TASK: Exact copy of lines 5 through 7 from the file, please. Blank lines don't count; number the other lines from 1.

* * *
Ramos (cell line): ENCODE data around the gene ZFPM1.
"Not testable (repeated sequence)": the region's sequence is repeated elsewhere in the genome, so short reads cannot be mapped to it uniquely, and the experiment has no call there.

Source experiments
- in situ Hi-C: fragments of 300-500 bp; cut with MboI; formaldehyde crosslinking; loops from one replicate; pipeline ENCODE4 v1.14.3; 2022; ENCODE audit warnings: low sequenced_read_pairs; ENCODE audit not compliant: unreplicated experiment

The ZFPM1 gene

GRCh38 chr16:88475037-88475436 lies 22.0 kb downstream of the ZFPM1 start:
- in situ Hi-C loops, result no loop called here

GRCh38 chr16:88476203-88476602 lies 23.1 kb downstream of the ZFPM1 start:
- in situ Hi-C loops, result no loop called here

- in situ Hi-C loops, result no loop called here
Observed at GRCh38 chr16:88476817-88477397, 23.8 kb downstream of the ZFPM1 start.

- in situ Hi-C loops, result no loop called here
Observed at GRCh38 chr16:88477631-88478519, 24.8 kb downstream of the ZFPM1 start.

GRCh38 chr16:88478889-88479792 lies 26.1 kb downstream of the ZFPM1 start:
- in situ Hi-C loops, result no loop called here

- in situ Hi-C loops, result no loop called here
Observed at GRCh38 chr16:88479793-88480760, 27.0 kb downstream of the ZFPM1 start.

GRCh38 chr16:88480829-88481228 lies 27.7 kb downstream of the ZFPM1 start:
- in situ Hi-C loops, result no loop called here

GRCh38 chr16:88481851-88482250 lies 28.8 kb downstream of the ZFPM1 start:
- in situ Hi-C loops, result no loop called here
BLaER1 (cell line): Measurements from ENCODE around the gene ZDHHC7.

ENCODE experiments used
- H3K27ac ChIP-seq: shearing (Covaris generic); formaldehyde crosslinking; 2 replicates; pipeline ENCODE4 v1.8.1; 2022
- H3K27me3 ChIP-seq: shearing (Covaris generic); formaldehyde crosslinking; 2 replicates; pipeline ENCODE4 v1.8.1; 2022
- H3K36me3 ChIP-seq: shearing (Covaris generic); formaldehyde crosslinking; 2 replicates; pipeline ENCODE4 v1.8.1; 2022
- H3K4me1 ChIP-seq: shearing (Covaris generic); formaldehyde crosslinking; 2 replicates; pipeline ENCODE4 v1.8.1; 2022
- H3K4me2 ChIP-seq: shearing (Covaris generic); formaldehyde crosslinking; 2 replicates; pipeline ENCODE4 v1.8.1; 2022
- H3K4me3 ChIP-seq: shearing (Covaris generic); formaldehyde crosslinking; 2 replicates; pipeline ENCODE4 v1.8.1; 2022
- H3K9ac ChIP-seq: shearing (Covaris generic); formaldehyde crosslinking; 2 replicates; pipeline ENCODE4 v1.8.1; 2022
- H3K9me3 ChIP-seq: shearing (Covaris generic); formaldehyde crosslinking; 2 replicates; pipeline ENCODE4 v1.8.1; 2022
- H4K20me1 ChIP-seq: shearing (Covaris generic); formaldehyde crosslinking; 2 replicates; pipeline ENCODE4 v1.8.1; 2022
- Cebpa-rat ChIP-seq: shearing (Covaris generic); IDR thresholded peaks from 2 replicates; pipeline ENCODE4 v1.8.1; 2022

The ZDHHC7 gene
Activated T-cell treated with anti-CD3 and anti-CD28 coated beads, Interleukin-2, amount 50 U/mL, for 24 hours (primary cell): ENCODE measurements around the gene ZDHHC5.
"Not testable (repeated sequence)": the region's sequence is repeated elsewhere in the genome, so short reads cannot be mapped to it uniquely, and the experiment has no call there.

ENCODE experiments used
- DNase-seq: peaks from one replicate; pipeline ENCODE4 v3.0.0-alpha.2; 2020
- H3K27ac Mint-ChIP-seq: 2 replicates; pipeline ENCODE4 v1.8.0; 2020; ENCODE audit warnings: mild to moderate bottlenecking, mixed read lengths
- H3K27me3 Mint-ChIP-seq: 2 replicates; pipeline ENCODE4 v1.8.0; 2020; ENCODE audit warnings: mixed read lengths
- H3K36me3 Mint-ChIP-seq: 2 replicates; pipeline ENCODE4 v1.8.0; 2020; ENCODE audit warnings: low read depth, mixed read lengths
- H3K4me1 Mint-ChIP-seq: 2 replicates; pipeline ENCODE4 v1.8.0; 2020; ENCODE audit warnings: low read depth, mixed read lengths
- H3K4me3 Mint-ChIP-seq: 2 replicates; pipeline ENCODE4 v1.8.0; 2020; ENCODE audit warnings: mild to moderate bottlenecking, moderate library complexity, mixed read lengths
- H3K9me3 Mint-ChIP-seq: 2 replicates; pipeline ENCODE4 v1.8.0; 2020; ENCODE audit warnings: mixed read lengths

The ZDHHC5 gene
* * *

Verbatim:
The ZFPM1 gene

GRCh38 chr16:88475037-88475436 lies 22.0 kb downstream of the ZFPM1 start:
- in situ Hi-C loops, result no loop called here